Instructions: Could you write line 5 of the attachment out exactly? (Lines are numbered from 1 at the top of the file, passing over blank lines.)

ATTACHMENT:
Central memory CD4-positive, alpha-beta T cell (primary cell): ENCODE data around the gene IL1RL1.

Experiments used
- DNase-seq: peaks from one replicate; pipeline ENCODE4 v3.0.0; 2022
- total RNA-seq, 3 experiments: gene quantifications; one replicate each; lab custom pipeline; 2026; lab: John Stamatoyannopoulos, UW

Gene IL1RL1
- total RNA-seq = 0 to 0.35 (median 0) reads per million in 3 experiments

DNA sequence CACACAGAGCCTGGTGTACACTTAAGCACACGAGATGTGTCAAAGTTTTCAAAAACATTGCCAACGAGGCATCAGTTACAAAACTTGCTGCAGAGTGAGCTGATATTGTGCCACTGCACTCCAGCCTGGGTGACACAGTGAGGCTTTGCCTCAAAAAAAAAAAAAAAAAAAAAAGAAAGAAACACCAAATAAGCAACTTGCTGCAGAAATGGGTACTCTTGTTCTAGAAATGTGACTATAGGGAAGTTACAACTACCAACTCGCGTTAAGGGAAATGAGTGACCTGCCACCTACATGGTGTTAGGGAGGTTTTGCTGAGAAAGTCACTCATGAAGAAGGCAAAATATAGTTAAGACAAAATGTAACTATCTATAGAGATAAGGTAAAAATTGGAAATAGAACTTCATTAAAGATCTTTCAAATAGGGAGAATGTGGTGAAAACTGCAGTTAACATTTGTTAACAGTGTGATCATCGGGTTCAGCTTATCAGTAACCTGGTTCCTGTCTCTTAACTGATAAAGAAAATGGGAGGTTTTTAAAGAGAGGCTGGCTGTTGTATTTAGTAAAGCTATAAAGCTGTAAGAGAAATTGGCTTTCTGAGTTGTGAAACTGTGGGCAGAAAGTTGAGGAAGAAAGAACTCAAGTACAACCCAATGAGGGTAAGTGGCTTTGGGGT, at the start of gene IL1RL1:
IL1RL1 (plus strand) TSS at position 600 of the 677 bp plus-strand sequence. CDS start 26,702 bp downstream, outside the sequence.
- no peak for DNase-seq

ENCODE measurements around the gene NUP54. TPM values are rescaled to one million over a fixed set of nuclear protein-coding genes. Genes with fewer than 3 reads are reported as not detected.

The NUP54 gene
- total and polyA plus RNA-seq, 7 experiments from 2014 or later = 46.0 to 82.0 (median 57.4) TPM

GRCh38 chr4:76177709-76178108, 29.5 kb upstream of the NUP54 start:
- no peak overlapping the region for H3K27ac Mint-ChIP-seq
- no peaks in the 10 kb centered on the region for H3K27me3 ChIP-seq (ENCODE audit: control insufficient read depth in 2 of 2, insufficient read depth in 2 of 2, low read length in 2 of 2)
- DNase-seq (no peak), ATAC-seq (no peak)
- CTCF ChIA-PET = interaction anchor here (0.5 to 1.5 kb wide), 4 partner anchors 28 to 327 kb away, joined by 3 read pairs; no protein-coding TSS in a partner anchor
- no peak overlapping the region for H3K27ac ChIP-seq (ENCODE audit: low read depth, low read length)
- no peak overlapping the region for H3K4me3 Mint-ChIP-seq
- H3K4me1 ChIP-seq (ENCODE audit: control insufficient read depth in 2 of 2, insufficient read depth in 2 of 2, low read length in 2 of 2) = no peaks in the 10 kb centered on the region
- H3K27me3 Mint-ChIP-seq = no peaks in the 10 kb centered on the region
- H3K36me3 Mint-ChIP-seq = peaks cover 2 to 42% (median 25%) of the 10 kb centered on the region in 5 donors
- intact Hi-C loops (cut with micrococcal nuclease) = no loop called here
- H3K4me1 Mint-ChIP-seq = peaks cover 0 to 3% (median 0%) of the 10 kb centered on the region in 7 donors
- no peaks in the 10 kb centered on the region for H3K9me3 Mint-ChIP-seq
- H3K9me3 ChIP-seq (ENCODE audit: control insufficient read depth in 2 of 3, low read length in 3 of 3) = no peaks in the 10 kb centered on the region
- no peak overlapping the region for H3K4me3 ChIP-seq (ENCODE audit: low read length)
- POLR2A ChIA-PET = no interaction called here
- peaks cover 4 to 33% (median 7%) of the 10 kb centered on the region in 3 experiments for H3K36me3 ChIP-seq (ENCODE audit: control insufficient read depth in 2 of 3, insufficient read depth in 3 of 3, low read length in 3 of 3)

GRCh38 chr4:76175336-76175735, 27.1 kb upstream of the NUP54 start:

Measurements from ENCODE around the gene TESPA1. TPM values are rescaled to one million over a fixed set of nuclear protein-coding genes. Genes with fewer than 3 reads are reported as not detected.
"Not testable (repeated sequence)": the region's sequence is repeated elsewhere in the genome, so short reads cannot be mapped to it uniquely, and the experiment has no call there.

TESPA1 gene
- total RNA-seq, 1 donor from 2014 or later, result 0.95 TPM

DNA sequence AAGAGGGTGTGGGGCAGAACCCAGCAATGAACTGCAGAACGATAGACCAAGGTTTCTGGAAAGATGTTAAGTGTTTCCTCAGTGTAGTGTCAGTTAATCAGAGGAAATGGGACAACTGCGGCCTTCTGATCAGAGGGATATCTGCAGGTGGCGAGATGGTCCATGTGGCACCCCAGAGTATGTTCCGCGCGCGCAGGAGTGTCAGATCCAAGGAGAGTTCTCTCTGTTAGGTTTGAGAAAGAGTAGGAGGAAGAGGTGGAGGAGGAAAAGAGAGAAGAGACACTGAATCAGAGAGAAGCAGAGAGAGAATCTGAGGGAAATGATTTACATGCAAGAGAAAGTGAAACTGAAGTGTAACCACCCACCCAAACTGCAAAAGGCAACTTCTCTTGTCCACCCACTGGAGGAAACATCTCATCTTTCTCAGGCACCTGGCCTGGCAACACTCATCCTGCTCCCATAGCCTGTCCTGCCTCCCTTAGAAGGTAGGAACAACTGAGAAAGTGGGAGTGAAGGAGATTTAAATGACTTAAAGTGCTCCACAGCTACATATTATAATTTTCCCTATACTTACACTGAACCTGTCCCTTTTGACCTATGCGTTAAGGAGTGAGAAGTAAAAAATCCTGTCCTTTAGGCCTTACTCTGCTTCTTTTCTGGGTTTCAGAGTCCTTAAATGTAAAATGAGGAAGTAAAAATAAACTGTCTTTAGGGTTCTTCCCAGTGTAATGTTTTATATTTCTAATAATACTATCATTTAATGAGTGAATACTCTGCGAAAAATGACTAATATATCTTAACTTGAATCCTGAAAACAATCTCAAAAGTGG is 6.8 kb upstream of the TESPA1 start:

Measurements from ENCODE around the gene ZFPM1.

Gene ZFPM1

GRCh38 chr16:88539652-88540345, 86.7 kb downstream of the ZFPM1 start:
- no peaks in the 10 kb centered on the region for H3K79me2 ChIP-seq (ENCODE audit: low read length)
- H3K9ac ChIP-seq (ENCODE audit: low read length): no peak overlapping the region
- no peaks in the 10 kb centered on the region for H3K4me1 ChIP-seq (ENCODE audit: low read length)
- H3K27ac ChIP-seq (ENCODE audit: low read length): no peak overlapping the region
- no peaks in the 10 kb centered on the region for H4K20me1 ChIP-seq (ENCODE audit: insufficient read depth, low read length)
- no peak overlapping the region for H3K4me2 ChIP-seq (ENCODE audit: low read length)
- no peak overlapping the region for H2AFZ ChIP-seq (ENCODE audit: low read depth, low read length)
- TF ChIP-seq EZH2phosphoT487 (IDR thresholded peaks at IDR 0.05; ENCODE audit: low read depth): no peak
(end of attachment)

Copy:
Gene IL1RL1